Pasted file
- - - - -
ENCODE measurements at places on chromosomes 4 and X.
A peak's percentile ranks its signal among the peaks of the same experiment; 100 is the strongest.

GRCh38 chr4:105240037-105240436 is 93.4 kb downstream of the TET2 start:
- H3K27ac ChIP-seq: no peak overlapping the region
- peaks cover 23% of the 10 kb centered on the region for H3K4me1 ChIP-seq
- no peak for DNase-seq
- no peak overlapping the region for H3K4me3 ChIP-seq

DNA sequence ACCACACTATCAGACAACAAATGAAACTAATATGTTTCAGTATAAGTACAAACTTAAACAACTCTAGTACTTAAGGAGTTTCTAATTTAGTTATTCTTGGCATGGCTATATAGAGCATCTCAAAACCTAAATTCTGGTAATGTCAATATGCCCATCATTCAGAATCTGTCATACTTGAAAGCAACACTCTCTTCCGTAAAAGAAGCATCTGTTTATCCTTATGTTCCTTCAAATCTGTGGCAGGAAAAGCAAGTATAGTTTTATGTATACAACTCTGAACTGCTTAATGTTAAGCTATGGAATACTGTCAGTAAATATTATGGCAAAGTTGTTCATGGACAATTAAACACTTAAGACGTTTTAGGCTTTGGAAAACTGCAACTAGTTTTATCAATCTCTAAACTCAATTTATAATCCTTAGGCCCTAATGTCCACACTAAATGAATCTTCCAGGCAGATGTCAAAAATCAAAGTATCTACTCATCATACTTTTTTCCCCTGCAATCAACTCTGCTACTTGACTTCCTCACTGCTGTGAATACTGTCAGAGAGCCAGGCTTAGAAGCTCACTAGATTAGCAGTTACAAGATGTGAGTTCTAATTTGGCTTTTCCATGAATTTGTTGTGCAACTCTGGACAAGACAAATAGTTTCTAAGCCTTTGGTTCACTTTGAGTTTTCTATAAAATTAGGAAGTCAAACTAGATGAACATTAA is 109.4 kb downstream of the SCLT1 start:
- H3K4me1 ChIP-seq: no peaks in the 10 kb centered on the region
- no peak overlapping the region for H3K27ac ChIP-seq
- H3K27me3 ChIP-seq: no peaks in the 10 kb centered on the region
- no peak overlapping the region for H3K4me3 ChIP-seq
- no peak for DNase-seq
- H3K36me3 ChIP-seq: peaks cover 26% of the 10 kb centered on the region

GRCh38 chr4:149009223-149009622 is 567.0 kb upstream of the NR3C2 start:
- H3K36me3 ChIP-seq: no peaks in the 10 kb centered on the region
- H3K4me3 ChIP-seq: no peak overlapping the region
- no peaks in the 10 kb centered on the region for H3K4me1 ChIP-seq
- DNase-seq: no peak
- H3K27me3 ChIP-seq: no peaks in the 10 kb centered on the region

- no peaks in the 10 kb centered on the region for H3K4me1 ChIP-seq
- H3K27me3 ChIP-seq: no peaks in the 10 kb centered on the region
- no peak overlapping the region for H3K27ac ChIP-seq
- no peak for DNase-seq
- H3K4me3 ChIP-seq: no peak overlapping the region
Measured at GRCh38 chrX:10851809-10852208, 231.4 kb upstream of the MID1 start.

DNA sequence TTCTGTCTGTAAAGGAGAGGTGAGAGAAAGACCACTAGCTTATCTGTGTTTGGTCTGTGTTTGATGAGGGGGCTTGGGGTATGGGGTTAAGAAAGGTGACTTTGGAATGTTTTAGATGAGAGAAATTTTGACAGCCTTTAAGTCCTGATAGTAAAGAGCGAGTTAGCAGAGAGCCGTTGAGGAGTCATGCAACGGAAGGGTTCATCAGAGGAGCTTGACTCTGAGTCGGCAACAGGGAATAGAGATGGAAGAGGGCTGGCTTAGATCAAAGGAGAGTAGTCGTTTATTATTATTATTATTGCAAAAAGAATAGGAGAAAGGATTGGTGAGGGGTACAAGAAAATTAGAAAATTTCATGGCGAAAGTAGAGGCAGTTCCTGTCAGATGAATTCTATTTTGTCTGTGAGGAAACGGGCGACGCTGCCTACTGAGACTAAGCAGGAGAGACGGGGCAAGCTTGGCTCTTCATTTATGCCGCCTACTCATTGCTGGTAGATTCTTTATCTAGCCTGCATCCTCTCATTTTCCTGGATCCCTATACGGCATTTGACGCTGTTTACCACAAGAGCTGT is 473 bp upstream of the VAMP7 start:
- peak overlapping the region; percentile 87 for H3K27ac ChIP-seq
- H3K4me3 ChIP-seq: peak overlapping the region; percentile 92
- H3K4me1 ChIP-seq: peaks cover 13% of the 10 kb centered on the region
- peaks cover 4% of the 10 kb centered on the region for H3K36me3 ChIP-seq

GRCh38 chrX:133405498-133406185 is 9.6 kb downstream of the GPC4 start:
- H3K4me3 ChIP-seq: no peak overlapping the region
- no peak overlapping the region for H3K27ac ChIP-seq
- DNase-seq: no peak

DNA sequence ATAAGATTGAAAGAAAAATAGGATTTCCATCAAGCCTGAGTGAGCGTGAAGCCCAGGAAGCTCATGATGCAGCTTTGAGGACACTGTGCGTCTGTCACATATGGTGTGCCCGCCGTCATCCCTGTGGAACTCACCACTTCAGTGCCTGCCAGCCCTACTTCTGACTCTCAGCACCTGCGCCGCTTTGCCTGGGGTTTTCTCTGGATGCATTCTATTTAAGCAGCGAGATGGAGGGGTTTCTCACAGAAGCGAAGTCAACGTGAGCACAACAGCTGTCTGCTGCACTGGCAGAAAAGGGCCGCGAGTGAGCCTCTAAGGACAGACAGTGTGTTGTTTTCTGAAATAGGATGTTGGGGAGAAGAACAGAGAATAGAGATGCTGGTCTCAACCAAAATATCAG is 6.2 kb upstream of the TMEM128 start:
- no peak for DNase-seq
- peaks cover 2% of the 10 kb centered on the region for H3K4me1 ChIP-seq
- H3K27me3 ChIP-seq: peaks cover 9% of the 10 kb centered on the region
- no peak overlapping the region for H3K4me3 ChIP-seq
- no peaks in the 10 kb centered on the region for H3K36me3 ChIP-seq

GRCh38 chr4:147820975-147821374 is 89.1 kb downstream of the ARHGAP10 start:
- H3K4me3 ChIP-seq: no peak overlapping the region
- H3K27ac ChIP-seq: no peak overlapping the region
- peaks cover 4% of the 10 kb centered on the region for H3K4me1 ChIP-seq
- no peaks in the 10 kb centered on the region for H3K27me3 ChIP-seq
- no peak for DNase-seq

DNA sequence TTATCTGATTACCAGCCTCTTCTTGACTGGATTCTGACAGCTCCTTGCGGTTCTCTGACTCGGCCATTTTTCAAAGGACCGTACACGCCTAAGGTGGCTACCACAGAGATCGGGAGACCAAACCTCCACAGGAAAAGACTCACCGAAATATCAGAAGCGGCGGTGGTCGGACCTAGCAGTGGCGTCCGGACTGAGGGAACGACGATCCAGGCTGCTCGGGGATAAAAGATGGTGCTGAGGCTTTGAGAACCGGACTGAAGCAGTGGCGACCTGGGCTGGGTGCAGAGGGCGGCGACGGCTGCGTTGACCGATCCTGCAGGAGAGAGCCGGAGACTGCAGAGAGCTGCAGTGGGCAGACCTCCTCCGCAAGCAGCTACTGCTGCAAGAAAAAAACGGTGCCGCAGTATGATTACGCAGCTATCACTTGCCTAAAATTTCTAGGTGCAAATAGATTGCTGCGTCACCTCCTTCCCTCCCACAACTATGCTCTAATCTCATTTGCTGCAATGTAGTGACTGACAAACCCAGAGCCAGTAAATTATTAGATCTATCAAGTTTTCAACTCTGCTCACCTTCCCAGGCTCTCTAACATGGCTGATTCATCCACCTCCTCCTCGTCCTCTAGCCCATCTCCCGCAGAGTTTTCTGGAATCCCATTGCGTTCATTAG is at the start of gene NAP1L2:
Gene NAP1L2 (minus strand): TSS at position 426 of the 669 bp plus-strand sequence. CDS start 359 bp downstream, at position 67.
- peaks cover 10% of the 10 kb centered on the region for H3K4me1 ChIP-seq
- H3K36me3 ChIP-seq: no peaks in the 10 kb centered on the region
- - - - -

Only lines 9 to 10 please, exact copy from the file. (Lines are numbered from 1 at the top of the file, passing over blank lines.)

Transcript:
- H3K4me1 ChIP-seq: no peaks in the 10 kb centered on the region
- no peak overlapping the region for H3K27ac ChIP-seq